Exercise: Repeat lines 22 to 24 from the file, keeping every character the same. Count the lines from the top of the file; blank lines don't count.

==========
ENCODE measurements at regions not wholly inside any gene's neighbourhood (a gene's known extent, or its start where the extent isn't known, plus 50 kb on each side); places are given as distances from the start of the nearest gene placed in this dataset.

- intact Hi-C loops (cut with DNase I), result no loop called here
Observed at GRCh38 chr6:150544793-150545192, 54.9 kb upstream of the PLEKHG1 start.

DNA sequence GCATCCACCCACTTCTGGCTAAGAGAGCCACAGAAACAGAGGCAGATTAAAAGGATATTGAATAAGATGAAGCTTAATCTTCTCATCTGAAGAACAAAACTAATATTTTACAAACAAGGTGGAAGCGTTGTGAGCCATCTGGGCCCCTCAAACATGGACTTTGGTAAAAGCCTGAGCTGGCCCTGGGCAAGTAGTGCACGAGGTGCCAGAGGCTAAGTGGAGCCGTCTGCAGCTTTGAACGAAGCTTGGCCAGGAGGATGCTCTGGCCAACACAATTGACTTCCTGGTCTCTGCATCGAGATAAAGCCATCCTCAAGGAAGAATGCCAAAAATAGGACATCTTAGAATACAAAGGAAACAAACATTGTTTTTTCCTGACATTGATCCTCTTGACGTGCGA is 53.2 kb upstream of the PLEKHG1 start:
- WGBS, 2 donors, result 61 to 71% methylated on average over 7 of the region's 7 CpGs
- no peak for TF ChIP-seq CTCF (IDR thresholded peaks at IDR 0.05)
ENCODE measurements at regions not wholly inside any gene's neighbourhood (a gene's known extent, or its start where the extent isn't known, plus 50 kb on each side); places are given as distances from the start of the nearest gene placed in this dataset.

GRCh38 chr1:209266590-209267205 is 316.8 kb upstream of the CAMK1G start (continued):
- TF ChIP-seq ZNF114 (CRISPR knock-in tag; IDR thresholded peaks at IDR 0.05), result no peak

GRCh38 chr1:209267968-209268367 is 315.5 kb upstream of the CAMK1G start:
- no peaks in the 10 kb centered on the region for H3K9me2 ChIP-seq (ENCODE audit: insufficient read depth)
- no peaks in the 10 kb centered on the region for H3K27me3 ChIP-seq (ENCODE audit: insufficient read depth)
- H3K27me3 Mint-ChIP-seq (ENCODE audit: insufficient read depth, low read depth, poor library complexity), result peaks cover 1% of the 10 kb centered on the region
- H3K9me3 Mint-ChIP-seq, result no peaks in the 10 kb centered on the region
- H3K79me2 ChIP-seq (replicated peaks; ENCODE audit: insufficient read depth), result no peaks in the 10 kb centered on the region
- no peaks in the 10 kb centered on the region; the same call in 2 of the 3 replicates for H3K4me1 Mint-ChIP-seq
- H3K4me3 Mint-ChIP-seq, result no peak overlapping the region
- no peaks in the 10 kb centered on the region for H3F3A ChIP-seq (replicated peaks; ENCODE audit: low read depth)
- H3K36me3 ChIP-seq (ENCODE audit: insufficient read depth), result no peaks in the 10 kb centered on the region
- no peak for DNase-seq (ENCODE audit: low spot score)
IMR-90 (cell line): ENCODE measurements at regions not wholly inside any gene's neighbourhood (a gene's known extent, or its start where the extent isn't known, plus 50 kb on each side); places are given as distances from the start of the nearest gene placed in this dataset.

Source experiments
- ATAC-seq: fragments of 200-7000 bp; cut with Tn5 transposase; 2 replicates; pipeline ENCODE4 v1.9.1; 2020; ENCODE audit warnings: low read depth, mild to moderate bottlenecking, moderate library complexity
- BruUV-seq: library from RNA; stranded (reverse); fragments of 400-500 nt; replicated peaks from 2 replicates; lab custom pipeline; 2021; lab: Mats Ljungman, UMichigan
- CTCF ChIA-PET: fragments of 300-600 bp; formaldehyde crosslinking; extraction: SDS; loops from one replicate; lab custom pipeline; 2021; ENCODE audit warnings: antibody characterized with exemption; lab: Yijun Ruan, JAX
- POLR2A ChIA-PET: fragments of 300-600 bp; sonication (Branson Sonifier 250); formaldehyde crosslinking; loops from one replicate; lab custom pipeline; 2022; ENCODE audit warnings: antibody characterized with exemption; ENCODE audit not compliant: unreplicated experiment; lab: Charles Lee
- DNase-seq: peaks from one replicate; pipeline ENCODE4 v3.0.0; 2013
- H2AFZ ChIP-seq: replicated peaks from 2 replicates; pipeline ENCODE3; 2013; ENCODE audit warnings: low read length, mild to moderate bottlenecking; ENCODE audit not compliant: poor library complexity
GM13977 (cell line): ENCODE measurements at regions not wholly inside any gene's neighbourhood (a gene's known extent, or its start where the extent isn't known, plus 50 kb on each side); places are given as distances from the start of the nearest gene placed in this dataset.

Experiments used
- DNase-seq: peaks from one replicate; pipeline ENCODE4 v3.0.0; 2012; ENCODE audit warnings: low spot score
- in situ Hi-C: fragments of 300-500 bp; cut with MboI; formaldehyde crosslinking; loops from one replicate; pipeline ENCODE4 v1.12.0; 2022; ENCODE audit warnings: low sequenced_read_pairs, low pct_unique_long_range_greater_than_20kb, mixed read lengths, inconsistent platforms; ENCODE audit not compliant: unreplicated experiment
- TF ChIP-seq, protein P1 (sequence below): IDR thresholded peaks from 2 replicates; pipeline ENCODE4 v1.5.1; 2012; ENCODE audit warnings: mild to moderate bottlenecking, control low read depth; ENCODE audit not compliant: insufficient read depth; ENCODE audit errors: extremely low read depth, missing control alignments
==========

Source experiments
- ATAC-seq: fragments of 200-7000 bp; cut with Tn5 transposase; 2 replicates; pipeline ENCODE4 v1.9.1; 2020; ENCODE audit warnings: low read depth, mild to moderate bottlenecking, moderate library complexity
- BruUV-seq: library from RNA; stranded (reverse); fragments of 400-500 nt; replicated peaks from 2 replicates; lab custom pipeline; 2021; lab: Mats Ljungman, UMichigan